What Is Sleep Apnea?
Posted on 05/25/2018
Do you snore loudly? Do you feel tired when you wake up, even though you went to bed early? Do you occasionally wake up at night with a gasp? You may have a common sleep disorder that affects about 18 million adults in the United States. Sleep apnea can interfere with the quality of your sleep, disrupt your relationship with a partner, interrupt work, and increase your risk for heart attacks, early death, and car accidents.
Here’s what you should know about this common sleep disorder, including how you can start your sleep apnea treatment.
What Is Sleep Apnea?
Sleep apnea is a very common sleep disorder that causes breathing to become interrupted briefly but frequently during sleep. Each apnea episode lasts at least 10 seconds when breathing stops completely.
There are three types of the disorder: obstructive, central, and mixed. It is conservatively estimated that Obstructive Sleep Apnea, (OSA), affects about 4% of men and 2% of women, although it’s estimated that just 1 in 10 people who are diagnosed with OSA seek medical care. This form of sleep disorder is caused by blockage of the airways during sleep when your throat relaxes and allows your tongue or tissue of your throat to fall back and reduce airflow.
The central form of this sleep disorder, or CSA, happens when the brain does not signal to the muscles responsible for breathing during sleep. This form is less common than OSA. A third form of the disorder is called mixed or complex because it combines central and obstructive symptoms.
Signs You Have a Sleep Disorder
There are many signs you may have a sleep disorder, some more obvious than others. You may have OSA or CSA, or a mixture of the two if you experience the following:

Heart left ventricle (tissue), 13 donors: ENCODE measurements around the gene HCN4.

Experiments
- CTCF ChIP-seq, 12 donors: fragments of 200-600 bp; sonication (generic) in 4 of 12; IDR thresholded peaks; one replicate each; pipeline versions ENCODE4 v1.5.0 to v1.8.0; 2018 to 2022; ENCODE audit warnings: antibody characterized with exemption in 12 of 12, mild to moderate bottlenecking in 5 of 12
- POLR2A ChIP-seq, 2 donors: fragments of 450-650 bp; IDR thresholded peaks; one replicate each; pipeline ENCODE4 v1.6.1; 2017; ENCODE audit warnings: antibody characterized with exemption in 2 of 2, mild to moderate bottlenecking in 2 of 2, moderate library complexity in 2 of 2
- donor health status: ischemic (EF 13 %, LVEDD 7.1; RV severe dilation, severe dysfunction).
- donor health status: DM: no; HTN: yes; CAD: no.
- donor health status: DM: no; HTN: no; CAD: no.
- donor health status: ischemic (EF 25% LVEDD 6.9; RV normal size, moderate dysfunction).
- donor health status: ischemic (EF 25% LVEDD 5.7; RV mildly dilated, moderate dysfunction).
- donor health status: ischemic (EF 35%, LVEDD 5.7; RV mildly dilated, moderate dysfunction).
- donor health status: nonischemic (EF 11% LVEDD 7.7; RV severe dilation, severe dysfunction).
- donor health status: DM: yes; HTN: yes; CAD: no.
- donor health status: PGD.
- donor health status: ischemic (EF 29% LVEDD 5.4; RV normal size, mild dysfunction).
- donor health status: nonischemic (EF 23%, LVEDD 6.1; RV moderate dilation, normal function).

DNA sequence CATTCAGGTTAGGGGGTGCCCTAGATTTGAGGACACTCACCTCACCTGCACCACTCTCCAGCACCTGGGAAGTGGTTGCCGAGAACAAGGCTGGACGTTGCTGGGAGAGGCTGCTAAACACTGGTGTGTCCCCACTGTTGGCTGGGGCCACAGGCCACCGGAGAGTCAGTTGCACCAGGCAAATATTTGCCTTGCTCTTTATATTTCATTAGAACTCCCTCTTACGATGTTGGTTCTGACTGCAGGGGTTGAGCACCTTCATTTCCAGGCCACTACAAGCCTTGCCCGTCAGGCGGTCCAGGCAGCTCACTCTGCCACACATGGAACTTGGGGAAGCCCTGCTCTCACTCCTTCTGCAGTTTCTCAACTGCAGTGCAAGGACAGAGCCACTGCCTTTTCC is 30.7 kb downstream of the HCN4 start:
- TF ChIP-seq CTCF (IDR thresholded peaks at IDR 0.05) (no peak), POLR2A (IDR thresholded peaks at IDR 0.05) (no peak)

- You snore very loudly. Not everyone who snores has a sleep disorder, but it is a classic sign of the condition. Snoring punctuated by moments of silence is an especially clear sign of sleep apnea.
- Beware! Not everyone who has sleep apnea snores! Stoppage of breath is oftentimes completely silent!
- You wake up with a dry or sore throat.
- You sometimes wake up gasping or choking.
- A partner witnesses episodes in which you stop breathing during sleep. This usually lasts about 10 seconds and you may startle when breathing resumes.
- You have headaches in the morning.
- You feel very sleepy while driving.
- You have chronic fatigue or low energy.
- You wake up frequently at night, even just to use the bathroom, or have insomnia.
- You wake up feeling tired.
- You notice mood changes, forgetfulness, or reduced libido.
What Causes Sleep Disorders?
All three forms of this sleep disorder can be caused by many factors. In adults, excess weight is the most common cause of OSA, but it may be caused at least in part by anatomical features like a thick neck, small jaws, or narrow throat. In children, it can be caused by enlarged tonsils and dental conditions like an overbite. CSA is also associated with being overweight, but it may be caused by certain medications, heart failure, and conditions that affect the brain stem as well.